IADVL
Indexed with PubMed and Science Citation Index (E) 
 
Users online: 4425 
     Home | Feedback | Login 
About Current Issue Archive Ahead of print Search Instructions Online Submission Subscribe What's New Contact  
  Navigate here 
  Search
 
   Next article
   Previous article 
   Table of Contents
  
 Resource links
   Similar in PUBMED
    Search Pubmed for
    Search in Google Scholar for
  Related articles
   [PDF Not available] *
   Citation Manager
   Access Statistics
   Reader Comments
   Email Alert *
   Add to My List *
* Registration required (free)  

 
  In this article
   Abstract
   Introduction
   Case Report
   Discussion
   References
   Article Figures

 Article Access Statistics
    Viewed5521    
    Printed56    
    Emailed1    
    PDF Downloaded0    
    Comments [Add]    

Recommend this journal

 


 
CASE REPORT
Year : 1995  |  Volume : 61  |  Issue : 3  |  Page : 173-175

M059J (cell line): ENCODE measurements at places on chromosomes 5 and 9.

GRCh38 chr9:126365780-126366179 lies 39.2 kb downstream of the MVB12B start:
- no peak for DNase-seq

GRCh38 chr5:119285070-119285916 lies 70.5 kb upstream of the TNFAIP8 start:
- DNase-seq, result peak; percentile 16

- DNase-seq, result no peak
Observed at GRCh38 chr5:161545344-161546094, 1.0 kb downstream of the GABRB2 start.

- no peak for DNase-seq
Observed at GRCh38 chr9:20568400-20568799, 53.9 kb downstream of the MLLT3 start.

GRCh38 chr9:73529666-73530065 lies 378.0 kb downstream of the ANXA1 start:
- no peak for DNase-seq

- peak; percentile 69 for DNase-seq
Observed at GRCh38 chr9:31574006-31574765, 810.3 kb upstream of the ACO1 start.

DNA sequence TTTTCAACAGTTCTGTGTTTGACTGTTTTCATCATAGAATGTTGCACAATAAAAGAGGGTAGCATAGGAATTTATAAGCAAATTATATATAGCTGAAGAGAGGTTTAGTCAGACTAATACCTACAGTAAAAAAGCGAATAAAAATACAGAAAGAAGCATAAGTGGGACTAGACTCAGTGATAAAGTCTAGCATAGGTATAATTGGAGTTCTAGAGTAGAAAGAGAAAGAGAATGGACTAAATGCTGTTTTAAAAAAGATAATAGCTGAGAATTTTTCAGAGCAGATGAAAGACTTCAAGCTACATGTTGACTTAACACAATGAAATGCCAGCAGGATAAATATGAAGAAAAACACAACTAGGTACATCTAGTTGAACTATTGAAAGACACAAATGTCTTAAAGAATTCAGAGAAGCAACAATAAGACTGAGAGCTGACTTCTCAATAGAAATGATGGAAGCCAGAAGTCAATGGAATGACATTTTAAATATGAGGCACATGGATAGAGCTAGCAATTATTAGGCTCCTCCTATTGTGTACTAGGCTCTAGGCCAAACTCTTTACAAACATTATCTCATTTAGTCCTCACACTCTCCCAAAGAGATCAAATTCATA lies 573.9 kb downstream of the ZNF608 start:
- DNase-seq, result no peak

Cutaneous vasculitis with peripheral neuropathy




Correspondence Address:
R A Joshi


Login to access the Email id

Source of Support: None, Conflict of Interest: None


PMID: 20952941

Rights and PermissionsRights and Permissions

  Abstract 

a 40-year-old male patient presented with cutaneous vasculitis affecting both lower legs without any evidence of systemic involvement and a bilateral sensory neuropathy affecting both lateral popliteal nerves. Treatment with oral prednisolone resulted in healing of the cutaneous lesions but the sensory loss persisted.


Keywords: Cutaneous vasculitis, Neuropathy


How to cite this article: